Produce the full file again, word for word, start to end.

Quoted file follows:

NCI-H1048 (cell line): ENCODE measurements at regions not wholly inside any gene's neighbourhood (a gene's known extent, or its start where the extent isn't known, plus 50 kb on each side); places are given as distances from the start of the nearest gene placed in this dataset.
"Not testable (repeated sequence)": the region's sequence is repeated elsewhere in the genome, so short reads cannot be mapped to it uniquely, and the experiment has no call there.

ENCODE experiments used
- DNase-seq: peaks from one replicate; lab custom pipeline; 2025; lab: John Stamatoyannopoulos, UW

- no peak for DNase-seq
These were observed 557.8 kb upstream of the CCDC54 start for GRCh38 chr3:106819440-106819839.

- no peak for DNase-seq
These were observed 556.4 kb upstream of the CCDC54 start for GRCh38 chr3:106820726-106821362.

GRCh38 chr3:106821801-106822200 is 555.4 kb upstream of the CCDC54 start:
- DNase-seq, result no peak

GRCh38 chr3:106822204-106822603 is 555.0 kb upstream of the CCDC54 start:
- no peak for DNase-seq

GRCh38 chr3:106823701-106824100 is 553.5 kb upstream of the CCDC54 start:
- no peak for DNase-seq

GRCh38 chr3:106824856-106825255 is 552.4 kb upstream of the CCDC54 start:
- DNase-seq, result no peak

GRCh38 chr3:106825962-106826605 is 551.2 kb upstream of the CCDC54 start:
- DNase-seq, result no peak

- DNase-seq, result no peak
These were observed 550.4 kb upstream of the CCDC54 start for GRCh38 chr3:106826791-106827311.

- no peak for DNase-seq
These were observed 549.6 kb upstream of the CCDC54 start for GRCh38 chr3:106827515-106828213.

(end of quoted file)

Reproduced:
NCI-H1048 (cell line): ENCODE measurements at regions not wholly inside any gene's neighbourhood (a gene's known extent, or its start where the extent isn't known, plus 50 kb on each side); places are given as distances from the start of the nearest gene placed in this dataset.
"Not testable (repeated sequence)": the region's sequence is repeated elsewhere in the genome, so short reads cannot be mapped to it uniquely, and the experiment has no call there.

ENCODE experiments used
- DNase-seq: peaks from one replicate; lab custom pipeline; 2025; lab: John Stamatoyannopoulos, UW

- no peak for DNase-seq
These were observed 557.8 kb upstream of the CCDC54 start for GRCh38 chr3:106819440-106819839.

- no peak for DNase-seq
These were observed 556.4 kb upstream of the CCDC54 start for GRCh38 chr3:106820726-106821362.

GRCh38 chr3:106821801-106822200 is 555.4 kb upstream of the CCDC54 start:
- DNase-seq, result no peak

GRCh38 chr3:106822204-106822603 is 555.0 kb upstream of the CCDC54 start:
- no peak for DNase-seq

GRCh38 chr3:106823701-106824100 is 553.5 kb upstream of the CCDC54 start:
- no peak for DNase-seq

GRCh38 chr3:106824856-106825255 is 552.4 kb upstream of the CCDC54 start:
- DNase-seq, result no peak

GRCh38 chr3:106825962-106826605 is 551.2 kb upstream of the CCDC54 start:
- DNase-seq, result no peak

- DNase-seq, result no peak
These were observed 550.4 kb upstream of the CCDC54 start for GRCh38 chr3:106826791-106827311.

- no peak for DNase-seq
These were observed 549.6 kb upstream of the CCDC54 start for GRCh38 chr3:106827515-106828213.